Does Illinois favor the mother or father in custody decisions?
While there is no cut-and-dry answer to this question, one report in 2018 showed that our state’s fathers are typically awarded 32 percent less parenting time than mothers. Research, across the board, shows that states lack sufficient laws to support, or to entice court decisions for equal shared parenting time.
There is no doubt that, when both parties are fit to be parents, a child will benefit from spending time and building bonds with both. No child deserves to be forced to cut-off communication with a parent just because the adults are unable to set their differences aside. The child’s best interests should always come first.
Statistics show an overwhelming number of fatherless or single-parent children make up some of our nations most troubled youth. In 2018, 71 percent of the total number of high school dropouts, and 90 percent of homeless and runaway children were derived from this group. Such astounding numbers should send a wake-up call to lawmakers that relationships with fathers are equally as important as those with mothers.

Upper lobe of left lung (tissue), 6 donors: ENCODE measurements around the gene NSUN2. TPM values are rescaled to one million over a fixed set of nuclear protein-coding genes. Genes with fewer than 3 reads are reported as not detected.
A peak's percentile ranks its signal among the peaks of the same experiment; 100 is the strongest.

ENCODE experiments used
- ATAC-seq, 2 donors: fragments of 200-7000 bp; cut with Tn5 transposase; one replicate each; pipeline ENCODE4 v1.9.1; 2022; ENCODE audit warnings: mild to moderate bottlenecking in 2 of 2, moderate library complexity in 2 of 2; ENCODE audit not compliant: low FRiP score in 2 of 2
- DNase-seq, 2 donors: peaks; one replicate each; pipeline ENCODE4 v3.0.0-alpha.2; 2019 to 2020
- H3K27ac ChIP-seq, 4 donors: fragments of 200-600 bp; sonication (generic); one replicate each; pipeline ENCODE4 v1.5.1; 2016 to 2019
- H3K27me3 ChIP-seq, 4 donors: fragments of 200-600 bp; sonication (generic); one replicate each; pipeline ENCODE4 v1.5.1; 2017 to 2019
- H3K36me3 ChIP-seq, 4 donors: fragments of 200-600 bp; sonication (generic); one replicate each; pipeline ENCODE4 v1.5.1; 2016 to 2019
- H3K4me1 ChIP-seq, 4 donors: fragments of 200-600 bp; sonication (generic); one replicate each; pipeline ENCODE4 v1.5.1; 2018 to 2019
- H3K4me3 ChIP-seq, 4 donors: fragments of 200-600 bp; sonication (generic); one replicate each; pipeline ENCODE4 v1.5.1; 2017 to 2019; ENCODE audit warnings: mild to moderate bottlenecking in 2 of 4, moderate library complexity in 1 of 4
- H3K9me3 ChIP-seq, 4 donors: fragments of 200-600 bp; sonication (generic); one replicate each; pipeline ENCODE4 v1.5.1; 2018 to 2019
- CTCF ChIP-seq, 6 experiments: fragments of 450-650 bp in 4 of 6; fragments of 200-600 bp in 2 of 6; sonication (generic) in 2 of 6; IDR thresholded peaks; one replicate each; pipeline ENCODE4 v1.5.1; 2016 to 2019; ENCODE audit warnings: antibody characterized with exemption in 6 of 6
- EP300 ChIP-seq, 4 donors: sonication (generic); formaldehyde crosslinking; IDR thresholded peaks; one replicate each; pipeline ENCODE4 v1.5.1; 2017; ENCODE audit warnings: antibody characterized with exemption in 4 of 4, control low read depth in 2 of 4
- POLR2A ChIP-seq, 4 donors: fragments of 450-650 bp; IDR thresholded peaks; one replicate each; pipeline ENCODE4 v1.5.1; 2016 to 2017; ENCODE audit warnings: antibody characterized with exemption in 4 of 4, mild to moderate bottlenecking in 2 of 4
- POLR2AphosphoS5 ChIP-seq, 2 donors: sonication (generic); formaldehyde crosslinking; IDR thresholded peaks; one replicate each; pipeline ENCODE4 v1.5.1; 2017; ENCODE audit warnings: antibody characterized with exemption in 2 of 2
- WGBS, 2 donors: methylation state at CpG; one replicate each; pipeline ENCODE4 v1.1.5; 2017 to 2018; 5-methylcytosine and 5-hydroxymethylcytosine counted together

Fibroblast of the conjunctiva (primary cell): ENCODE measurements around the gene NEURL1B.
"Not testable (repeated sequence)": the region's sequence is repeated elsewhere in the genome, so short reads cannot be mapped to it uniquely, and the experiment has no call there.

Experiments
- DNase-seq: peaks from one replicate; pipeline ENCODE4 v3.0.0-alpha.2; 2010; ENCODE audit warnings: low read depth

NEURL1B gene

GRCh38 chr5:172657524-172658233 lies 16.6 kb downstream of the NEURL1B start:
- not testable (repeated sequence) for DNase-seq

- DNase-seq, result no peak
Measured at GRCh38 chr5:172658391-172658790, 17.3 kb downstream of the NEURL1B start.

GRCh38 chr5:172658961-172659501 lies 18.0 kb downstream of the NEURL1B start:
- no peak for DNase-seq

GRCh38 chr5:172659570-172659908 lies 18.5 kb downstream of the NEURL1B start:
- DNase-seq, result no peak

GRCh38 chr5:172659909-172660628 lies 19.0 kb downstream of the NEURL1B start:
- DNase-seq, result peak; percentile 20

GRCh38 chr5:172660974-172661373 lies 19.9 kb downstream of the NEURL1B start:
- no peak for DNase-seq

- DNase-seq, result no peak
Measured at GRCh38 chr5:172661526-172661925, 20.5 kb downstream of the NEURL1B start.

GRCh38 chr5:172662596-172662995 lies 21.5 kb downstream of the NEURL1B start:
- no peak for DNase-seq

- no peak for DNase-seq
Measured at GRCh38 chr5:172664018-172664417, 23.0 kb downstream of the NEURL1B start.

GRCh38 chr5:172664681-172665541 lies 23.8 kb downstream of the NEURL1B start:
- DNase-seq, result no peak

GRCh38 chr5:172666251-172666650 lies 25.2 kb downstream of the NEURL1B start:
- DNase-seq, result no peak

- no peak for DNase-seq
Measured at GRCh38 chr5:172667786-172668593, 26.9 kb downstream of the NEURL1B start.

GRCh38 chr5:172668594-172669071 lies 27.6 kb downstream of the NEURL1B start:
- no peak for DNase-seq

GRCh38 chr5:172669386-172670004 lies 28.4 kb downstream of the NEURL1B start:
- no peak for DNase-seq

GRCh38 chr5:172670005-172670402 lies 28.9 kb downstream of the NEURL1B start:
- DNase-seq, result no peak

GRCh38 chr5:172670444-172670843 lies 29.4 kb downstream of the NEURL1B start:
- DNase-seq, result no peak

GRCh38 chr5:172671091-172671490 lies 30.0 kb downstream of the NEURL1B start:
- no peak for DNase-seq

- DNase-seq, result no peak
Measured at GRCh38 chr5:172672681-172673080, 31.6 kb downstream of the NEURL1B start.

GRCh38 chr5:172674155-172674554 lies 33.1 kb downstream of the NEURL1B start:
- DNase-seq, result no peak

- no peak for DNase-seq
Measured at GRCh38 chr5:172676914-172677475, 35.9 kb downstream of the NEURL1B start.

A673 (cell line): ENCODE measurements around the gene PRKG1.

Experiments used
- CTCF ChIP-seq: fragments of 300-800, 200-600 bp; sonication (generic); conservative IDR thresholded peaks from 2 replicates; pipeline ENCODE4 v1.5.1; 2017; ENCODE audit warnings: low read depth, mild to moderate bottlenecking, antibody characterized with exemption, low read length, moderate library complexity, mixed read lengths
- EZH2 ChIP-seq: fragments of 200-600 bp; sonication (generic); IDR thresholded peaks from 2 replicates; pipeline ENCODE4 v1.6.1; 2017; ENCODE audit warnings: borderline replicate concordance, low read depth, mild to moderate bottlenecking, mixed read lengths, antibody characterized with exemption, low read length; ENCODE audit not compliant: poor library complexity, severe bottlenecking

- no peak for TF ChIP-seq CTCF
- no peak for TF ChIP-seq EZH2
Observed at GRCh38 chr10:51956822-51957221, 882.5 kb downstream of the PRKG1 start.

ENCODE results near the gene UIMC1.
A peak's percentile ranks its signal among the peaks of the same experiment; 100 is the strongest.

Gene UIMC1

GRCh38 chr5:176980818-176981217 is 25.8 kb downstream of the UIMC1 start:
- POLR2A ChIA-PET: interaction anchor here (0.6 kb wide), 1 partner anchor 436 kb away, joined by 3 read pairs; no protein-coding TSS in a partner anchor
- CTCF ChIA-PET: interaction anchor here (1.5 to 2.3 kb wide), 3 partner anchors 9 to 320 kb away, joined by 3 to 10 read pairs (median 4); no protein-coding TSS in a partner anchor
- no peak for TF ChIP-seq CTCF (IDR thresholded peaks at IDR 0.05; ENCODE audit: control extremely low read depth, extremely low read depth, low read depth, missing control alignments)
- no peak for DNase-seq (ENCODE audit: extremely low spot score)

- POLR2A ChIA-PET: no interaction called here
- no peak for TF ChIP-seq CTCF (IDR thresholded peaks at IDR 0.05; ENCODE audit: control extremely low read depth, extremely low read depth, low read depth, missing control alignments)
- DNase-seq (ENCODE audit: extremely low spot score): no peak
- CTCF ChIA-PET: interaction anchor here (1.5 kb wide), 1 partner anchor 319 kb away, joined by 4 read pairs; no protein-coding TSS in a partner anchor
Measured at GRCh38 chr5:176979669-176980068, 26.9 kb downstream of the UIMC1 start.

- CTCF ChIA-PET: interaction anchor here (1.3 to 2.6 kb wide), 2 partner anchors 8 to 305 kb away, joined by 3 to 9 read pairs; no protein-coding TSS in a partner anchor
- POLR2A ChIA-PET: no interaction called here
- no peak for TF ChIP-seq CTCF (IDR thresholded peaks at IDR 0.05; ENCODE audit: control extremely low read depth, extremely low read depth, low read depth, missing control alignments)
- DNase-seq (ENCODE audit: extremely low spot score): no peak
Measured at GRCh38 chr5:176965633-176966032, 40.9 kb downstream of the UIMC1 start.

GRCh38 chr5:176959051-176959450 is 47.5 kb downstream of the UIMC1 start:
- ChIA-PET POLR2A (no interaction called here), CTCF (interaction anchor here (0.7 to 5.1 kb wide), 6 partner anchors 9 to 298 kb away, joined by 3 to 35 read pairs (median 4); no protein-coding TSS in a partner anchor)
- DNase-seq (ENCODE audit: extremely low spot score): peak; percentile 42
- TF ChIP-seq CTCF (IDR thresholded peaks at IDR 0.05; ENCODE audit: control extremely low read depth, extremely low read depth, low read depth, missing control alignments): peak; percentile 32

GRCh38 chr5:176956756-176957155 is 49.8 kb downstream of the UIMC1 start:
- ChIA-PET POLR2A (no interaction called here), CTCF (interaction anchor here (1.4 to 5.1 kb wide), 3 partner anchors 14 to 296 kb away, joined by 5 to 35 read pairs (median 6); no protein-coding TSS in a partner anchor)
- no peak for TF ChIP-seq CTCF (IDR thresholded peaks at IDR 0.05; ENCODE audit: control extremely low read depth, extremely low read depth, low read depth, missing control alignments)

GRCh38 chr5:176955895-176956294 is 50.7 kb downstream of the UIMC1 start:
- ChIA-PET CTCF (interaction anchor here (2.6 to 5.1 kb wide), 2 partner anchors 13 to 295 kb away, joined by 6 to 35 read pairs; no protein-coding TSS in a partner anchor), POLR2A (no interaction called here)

The states of Kentucky and Arizona are the only two in the country to receive a grade of, “A” from the National Parents Organization regarding shared parenting legislation. All others ranged from, “C” to “F”. Those standards are determined with a goal of neither parent receiving less than one-third parenting time, and as close to equal parenting time as possible.
Even in our current society, when children need the guidance of both parents more than ever, custody and parenting time is still an uphill battle for fathers in almost any courtroom in the nation. No father should face it alone.
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